Overseas investors remain in selling mode, but fund managers handling money of the rich are advising investors to deploy cash in select stock market themes after the recent correction. Most of them are bullish on corporate banks, housing and telecom sectors.
Mumbai: Overseas investors remain in selling mode, but fund managers handling money of the rich are advising investors to deploy cash in select stock market themes after the recent correction. Most of them are bullish on corporate banks, housing and telecom sectors.
ET spoke to fund managers of seven Portfolio Management Services (PMS). Within equities, these money managers are more inclined towards large-caps amid the looming uncertainty of the new coronavirus variant, inflation risks and liquidity withdrawal by central banks. “This is a good time to deploy money. In top companies a correction has happened to the tune of 15-20%, and more than 45% of companies where the market cap is ₹250 crore and above have corrected close to 20-25%,” said Amit Doshi, Investment Director, CARE PMS.
Stock indices have declined 7% from record highs with the emergence of the Omicron variant and global monetary policy tightening, keeping investors on the edge. On Friday, the Nifty ended down 204.95 points, or 1.2%, at 17,196.70 and the Sensex ended down 764.83 points, or 1.3%, at 57,696.46.
It will be critical for the Nifty to cross 17,500, if the previous week’s rebound from 16,800-levels must sustain, said analysts. Near-term sentiment is jittery with foreign investors dumping stocks since October. But, selling by overseas funds have been partly cushioned by flows from domestic investors. As long as fixed income returns remain subdued, many investors might prefer equities, said PMS fund managers. “There’s a lot of money on the fence,” said Vikaas Sachdeva, chief executive officer at Emkay Investment Managers. “If you are an investor, you should buy on dips and in midcaps one should be selective and buy quality.”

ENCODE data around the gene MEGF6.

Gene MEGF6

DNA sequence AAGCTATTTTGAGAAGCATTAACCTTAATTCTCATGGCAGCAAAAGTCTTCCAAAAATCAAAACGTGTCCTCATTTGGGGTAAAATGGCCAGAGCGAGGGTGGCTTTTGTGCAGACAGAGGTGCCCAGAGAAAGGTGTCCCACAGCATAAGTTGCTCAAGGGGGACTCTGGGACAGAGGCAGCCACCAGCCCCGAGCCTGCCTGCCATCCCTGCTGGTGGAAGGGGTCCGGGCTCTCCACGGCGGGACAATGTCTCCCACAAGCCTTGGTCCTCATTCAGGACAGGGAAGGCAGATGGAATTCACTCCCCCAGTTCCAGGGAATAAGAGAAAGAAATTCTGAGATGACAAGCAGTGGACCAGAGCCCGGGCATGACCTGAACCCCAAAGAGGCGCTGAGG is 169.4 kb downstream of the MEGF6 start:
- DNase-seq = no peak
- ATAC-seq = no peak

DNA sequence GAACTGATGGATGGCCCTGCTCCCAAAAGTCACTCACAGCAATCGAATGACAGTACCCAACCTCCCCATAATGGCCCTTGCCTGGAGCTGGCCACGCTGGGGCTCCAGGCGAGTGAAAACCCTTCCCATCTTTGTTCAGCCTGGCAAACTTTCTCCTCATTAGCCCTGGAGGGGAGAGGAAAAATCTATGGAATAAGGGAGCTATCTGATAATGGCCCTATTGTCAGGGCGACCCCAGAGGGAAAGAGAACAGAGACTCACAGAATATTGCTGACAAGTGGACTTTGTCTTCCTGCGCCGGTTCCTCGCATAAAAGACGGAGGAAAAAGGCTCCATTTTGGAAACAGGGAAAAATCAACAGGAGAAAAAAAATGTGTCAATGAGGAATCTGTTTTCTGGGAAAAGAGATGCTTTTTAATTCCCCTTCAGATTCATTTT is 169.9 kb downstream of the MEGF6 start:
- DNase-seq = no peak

What Fund Managers Say
Amit Doshi, Investment Director, CARE PMS
The froth has got trimmed down. For investors, this will be a good entry point. Pharma sounds like a better play as it has not participated in the rally since April, but overall action will be stock-specific not a sectoral play. The China Plus One theme can do well. Look for opportunities in the textile sector on some corrections there. Investors with a five-year view with ability to withstand volatility can have a 50-60% in mid- and small-caps. Since June-July, we have been holding 15% cash which we are starting to deploy now.
Manish Sonthalia, Head Equities-PMS, Motilal Oswal
Best way to go about it is to deploy in multi-cap. Keep a proportionate balance in large-cap and mid-cap. That’s the most optimum solution provided investors have a three-year view. The pillar of earnings growth in the next two three years is going to be led by technology, cyclicals including capex recovery investment related themes, auto, cement and banking. Real estate is likely to do well as they come out of several years of degrowth.
Aditya Sood, Fund Manager, InCred PMS
There are value pockets as mid-caps have corrected 30-40%. So it is a good time to put bottom-up ideas to work. This is going to be a buy on dips market. Corporate profitability is in a mid-cycle. Fixed deposit investors are looking at equity to generate some return. We already have seen some correction. Chemicals and mid-cap IT are clearly overheated. There are opportunities in financials, healthcare, discretionary consumption and auto. I have 40-50% in large-caps in our multi-cap portfolio.
Manish Bhandari, CEO, Vallum Capital Advisors
The economic momentum will ensure that money does not leave the market in hordes while valuation discomfort will encourage sectoral rotation. Most likely, the market will see time value correction. One of the pockets which will do well will be MNCs operating in the manufacturing segment and domestic plus export story. Large-cap to small-cap ratio is trading at 10% below its peak. So have a cautious view on small-caps.
Amit Gupta, Fund Manager – PMS, ICICI Securities
One can scatter Investments till the upcoming Budget. We are looking at capital goods, corporate-linked banks, domestic pharma and technology stocks. Mid- and small-caps are overheated in some patches like metals and chemicals. One should look at the 70:30 ratio in favour of large-caps. If the consolidation phase gets prolonged, then mid-caps may see correction.
Siddharth Vora, Fund Manager- PMS, Prabhudas Lilladher
If investors have made a lot of profit in the past one and a half years, a multi-asset approach to reinvest equity profits is a sensible decision. Spreading your bets across asset classes which are not correlated with a higher bent towards equity would probably be the way to go. Housing, corporate-focused banks, telecom and IT should be in the allocation. I would be most focused on large-caps, secondly on mid-caps and then make a minor allocation to small-caps.
Vikaas Sachdeva, CEO, Emkay Investment Managers
In the last few years, there have been a series of announcements which have structurally changed the way the economy has to grow. The next 8 to 10 years belong to emerging markets. It is a great opportunity to enter the market.